Here Are Trump's Many, Many Alleged Russia Ties
It's getting harder and harder to keep track of all the alleged connections between President Trump and the Russian government. More than a few of his closest associates — including cabinet members, campaign aides and longtime confidantes — have connections with the Russians, and because the web appears to be getting bigger by the day, it's worth taking a step back and looking at what we know so far.
The first major development in this story was the resignation of Michael Flynn, Trump's former National Security Advisor. Flynn stepped down after it was reported that he had discussed American sanctions on Russia with Russia's ambassador, Sergey Kislyak, in between the election and Trump's inauguration. Although Flynn had initially denied this, his spokesperson later told CBS that, "while he had no recollection of discussing sanctions, he couldn’t be certain that the topic never came up."
Shortly after that, it was revealed that Attorney General Jeff Sessions met with Kislyak twice before the election when he was a member of Trump's campaign team. This was notable because in his Senate confirmation hearing, Sessions had explicitly stated that he "did not have communications with the Russians" during the campaign. In a subsequent press conference, Sessions amended his statement, saying that he had never spoken with any Russians about the campaign, but nevertheless, he recused himself from any future investigations into the 2016 election.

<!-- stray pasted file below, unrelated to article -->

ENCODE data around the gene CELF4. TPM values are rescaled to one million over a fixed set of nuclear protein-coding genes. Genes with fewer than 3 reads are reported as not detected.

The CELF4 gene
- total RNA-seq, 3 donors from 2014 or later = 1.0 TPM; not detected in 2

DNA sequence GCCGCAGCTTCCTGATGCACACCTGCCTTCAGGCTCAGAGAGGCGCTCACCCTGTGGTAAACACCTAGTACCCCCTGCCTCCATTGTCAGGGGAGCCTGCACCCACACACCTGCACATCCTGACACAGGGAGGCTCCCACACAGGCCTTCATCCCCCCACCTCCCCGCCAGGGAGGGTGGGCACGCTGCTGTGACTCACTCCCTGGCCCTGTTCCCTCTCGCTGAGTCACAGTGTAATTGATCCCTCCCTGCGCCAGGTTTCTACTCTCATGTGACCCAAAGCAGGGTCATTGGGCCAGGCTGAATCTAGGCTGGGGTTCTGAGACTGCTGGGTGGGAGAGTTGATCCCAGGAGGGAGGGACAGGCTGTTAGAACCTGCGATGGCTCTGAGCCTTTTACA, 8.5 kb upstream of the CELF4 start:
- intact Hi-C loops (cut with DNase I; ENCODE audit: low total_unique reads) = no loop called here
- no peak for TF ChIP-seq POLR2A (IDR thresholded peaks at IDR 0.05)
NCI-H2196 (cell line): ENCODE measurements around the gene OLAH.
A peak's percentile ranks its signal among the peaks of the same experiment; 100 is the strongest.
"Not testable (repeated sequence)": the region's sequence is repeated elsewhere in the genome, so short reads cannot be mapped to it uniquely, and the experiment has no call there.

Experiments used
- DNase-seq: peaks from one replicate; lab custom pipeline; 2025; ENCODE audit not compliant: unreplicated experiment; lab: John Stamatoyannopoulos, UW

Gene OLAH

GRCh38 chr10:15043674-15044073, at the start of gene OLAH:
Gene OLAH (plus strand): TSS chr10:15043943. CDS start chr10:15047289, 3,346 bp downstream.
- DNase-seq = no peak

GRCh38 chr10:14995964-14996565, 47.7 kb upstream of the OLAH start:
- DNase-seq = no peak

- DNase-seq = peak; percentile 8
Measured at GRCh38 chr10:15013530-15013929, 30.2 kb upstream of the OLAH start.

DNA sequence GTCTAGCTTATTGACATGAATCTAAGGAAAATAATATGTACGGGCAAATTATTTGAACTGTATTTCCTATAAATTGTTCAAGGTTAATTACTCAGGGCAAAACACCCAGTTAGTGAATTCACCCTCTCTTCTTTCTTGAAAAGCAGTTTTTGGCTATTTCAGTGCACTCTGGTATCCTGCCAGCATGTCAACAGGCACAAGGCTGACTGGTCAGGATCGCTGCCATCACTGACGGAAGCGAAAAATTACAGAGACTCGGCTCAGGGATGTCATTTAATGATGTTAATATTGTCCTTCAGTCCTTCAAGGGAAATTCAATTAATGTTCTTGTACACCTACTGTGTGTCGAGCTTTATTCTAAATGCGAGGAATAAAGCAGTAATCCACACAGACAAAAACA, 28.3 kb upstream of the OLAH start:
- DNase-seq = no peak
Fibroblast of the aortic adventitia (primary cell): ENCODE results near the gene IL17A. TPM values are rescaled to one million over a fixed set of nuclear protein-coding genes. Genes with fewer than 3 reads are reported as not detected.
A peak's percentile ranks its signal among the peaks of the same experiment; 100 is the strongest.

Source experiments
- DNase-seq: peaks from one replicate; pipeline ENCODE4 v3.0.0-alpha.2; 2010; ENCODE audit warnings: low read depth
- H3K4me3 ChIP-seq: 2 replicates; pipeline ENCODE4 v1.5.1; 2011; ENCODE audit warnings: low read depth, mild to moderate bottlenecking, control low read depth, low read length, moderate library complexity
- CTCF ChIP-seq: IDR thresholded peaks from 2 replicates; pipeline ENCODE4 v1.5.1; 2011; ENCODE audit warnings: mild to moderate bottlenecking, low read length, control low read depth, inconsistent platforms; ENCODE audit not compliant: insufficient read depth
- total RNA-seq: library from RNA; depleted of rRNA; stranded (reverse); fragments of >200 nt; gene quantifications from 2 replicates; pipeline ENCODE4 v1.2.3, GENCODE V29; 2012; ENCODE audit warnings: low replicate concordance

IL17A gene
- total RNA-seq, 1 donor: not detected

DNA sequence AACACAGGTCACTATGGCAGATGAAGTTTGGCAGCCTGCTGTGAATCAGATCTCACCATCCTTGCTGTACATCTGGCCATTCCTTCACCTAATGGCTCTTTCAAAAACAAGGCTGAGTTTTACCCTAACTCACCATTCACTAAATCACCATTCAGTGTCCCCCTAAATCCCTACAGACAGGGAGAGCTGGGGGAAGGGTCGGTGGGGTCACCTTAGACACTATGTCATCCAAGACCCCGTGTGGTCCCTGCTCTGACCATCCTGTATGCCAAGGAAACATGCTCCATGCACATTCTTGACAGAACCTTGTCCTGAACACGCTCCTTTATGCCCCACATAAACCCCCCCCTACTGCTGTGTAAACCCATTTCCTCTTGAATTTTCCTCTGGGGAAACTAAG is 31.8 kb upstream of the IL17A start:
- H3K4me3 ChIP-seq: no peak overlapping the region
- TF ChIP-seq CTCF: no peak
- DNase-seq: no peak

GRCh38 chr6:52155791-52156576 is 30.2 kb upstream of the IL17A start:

And yet, when it comes to the Trump administration-Russia ties, those episodes are merely the tip of the iceberg.
Many members of Trump's team, including current and former advisors, cabinet appointees, and at least one family member, have reported connections with the Russian government. Some of these connections are more tenuous than others, but the sheer number of them is raising eyebrows, and at the very least, warrants close scrutiny. Let's take a look.
Sessions was the first U.S. senator to endorse Trump, and met twice with Sergey Kislyak, Russia's ambassador to the United States, during the campaign. One of those meetings took place at a State Department-approved event during the Republican National Convention in Cleveland, according to Politico; during that convention, Trump officials allegedly changed anti-Russian policy positions on the official GOP platform, several delegates told the Washington Post. In interviews with Meet The Press and elsewhere, Trump and his associates have given conflicting responses at various points in time as to whether or not this happened.
According to his spokesperson, Sessions also had a phone conversation with Kislyak on Sept. 13 — the same day a batch of hacked emails from the Democratic National Committee were released. They met in Sessions' Senate office that month, as well.